ARMs Race: Licensing vs. Manufacturing In Mobile

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Subtly Shifting Strategies On Both Sides

Which company has the "better" model depends entirely on what you're looking to build, how much control you want over the end product, and whether you believe ARM or Intel is building better chips to get you there in the long term. It's worth mentioning, however, that both Intel and ARM have taken pages from each others' playbook. Intel has done some limited fab work for other companies and some custom design work for major companies like Facebook, Google, and Amazon.

Analysts often spin Intel's limited foundry work into stories about how the semiconductor giant will throw open the doors and fab for all-comers -- forgetting in the process that Intel views its process technology advantage as its primary advantage over companies like Qualcomm, Samsung, and AMD. There's no chance at all that Intel would simply become a design firm at this stage of the game -- but the company has made changes to its core business in the name of building more flexible products.

Intel's fabs are one of the company's core strengths

ARM has no plans to launch a foundry, but the changes to the company's designs in the past six years can scarcely be understated. The Cortex-A8, A9, and A15 all pushed the performance and performance per watt envelopes. The Cortex-A5 and A7 improved performance at the lower end of the market but focus more on ensuring low power consumption. ARM has fielded more specific implementations in the past few years than in the decade prior and the company isn't slowing down -- the Cortex-A12, A53, and A57 are all set to hit market within the next 18 months.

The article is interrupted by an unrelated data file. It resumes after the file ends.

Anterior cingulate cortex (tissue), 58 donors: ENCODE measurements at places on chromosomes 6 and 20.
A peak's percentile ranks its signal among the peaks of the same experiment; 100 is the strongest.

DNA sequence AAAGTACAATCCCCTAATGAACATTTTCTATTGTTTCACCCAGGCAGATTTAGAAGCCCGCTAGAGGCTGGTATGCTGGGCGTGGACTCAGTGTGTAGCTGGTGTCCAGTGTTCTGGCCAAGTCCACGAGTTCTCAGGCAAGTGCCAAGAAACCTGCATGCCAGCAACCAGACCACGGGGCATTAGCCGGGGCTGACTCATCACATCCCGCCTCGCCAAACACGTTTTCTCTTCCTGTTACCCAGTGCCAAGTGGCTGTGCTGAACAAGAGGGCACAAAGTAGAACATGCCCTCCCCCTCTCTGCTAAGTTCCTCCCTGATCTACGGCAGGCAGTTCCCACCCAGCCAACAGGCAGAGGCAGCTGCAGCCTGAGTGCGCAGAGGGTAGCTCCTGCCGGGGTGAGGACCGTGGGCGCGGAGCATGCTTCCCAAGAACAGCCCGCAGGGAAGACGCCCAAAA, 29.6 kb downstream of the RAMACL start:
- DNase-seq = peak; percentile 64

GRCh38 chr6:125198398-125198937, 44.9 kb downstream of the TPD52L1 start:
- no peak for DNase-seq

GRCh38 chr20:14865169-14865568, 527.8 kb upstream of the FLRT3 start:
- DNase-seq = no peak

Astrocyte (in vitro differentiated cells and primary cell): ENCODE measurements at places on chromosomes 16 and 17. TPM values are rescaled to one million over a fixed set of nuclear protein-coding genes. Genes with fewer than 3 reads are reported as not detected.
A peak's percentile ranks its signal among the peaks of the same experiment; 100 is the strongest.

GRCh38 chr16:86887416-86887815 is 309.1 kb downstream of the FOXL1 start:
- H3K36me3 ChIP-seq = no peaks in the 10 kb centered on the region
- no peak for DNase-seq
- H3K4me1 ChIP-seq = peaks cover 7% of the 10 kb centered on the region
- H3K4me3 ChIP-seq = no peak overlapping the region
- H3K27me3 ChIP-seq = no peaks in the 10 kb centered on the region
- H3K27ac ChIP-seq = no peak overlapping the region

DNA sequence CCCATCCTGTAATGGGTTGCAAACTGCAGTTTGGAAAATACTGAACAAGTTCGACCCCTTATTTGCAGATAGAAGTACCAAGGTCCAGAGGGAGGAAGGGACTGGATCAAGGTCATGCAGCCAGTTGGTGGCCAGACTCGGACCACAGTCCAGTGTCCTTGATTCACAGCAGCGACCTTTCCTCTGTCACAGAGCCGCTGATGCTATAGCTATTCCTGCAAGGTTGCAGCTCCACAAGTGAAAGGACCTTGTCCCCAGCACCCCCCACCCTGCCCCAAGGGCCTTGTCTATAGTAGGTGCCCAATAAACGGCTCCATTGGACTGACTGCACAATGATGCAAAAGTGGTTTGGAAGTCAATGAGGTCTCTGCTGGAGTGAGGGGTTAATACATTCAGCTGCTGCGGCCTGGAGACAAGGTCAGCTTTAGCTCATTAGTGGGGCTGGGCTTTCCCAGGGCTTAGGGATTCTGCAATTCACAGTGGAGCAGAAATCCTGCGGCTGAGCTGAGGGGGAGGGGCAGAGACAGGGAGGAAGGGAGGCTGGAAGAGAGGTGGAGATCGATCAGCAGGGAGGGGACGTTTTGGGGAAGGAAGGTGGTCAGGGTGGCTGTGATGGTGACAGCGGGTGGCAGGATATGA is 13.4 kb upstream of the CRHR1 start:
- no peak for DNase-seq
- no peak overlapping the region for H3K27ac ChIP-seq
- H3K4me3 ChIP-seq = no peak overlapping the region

Meanwhile, ARM has deepened its alliance with the foundries themselves rather than relying on its partners to carry the day. Multiple announcements on the company's timeline highlight joint agreements with TSMC and GlobalFoundries to optimize products for particular processes. This was likely an essential development, given that pace of adoption for new nodes has slowed sharply while the advantages of adopting them have declined.

It's not clear whether ARM's design focus or Intel's superior manufacturing will lead to better outcomes for the mobile market, but neither company is rushing to copy the other. Instead, both are implementing next-generation capabilities in a way that plays to their respective strengths.

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